Asked what he thinks CWI can do to keep players in the region, Riley said, “I am not sure what they can do.”

In Barbados, top junior cricketers play at the Centre of Excellence.

Riley said at that age you are not allowed to grant contracts.

“You can’t contract them because they are minors and their parents, most of them, keep their options open.”

In November 2018, the England and Wales Cricket Board changed their residency rules which allowed Archer to be eligible to play for England from March 2019.

Under the previous rules, Archer would have had to wait until 2022 to play for England after residing there for seven years.

The new eligibility rules came into effect on January 1, 2019.

They include having British citizenship, someone must be born in England or live in England for three years and did not play as a local player in professional international or domestic cricket in a full member country within the past three years.

Riley kept a positive mindset, saying when players leave the region others can get opportunities.

“When they go off it gives another youngster an opportunity,” he said.

Speaking about Bethell, Riley said, “He captained our Under-13 and Under-15 that won the regional trophies back-to-back – a very talented guy.”

Bethell was part of the Barbados Under-15 teams which won the regional Under-15 titles in 2017 and 2018.

Bethell comes from a cricketing family. His grandfather Arthur is a former Barbados cricketer who toured with the West Indies team in the 1960s and his father Graham is a former Barbados Under-19 cricketer.

Adrian Donovan, who has many hats in Barbados sport, also gave his views on the matter.

Donovan is a former Barbados youth cricket team manager, the president of football club Paradise FC and the acting assistant director of sports at the National Sports Council in Barbados.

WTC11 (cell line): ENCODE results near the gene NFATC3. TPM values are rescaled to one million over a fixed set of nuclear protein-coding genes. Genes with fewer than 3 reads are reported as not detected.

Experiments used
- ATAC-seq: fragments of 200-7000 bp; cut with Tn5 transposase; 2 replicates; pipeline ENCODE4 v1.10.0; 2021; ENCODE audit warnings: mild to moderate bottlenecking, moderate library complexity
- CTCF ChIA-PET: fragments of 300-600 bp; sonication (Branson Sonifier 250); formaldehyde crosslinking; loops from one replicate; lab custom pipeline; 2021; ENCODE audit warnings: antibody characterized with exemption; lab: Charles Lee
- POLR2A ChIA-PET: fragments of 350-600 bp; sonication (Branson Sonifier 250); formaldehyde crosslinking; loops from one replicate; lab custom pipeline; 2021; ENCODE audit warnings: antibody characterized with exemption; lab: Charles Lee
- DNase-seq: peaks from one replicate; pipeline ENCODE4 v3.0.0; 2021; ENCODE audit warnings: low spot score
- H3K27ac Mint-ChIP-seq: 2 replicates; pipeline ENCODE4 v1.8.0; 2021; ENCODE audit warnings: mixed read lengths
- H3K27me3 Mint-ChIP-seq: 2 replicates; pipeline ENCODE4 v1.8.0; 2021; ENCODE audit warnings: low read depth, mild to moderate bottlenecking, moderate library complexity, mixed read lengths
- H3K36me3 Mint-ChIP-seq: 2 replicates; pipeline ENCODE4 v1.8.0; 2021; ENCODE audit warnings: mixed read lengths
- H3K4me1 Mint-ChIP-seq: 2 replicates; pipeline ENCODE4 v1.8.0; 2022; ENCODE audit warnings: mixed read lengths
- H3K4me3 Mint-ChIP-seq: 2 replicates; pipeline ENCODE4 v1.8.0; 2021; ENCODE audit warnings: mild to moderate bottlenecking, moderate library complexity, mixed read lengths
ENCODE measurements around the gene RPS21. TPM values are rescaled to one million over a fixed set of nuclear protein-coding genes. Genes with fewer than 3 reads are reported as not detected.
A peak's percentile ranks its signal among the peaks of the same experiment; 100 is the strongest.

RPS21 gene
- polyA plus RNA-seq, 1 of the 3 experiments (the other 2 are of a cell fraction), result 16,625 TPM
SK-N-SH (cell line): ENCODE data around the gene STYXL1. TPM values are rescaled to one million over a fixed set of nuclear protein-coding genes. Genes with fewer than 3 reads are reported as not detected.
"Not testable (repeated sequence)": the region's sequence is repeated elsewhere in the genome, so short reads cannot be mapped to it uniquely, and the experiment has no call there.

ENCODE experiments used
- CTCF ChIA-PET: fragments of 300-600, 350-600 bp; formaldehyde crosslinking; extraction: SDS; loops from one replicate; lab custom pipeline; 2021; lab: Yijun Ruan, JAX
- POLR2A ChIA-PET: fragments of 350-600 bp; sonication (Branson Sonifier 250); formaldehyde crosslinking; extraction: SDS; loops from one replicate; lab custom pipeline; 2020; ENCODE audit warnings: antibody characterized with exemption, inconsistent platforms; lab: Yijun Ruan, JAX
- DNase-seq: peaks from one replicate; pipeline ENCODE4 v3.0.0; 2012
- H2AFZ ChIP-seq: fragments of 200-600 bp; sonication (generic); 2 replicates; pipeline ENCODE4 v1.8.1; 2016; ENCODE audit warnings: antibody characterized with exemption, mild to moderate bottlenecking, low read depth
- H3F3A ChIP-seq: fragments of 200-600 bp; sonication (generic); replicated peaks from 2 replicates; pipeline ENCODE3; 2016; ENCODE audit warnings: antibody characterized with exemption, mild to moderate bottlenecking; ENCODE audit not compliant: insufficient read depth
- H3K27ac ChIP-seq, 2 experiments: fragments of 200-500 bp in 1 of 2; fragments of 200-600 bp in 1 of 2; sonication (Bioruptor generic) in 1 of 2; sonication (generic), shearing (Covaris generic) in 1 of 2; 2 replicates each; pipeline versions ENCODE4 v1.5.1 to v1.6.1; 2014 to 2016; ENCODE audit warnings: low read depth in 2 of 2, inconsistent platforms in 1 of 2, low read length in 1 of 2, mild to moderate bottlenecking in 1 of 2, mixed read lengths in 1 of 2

Giving his thoughts on regional cricketers representing England, Donovan said, “This issue has been going on for a long time now.”

Donovan said it is tough to compete with England.

“We in the Caribbean cannot really compete by offering these young players a means of making a living…some of these players have British passports already so they are free to go and choose as they please.

“While we in the Caribbean will be jealous and ranting and raving…we should also appreciate at least we gave them the foundation and until we can match the English authorities or whoever else these players (interact with) then we simply just cannot compete.”

Donovan said he is elated for Archer, Jordan and Bethell but at the same time it would have been great if they stayed home.

“I am happy for them, although you have a hard feeling that when you help raise somebody and then when they get to a mature level you have to compete against them, you have that little sad feeling.”

Donovan said money is always the issue in the region as it is necessary to have programmes in place such as “full time” academies.


"Regional cricket boards hard-pressed to keep rising talent"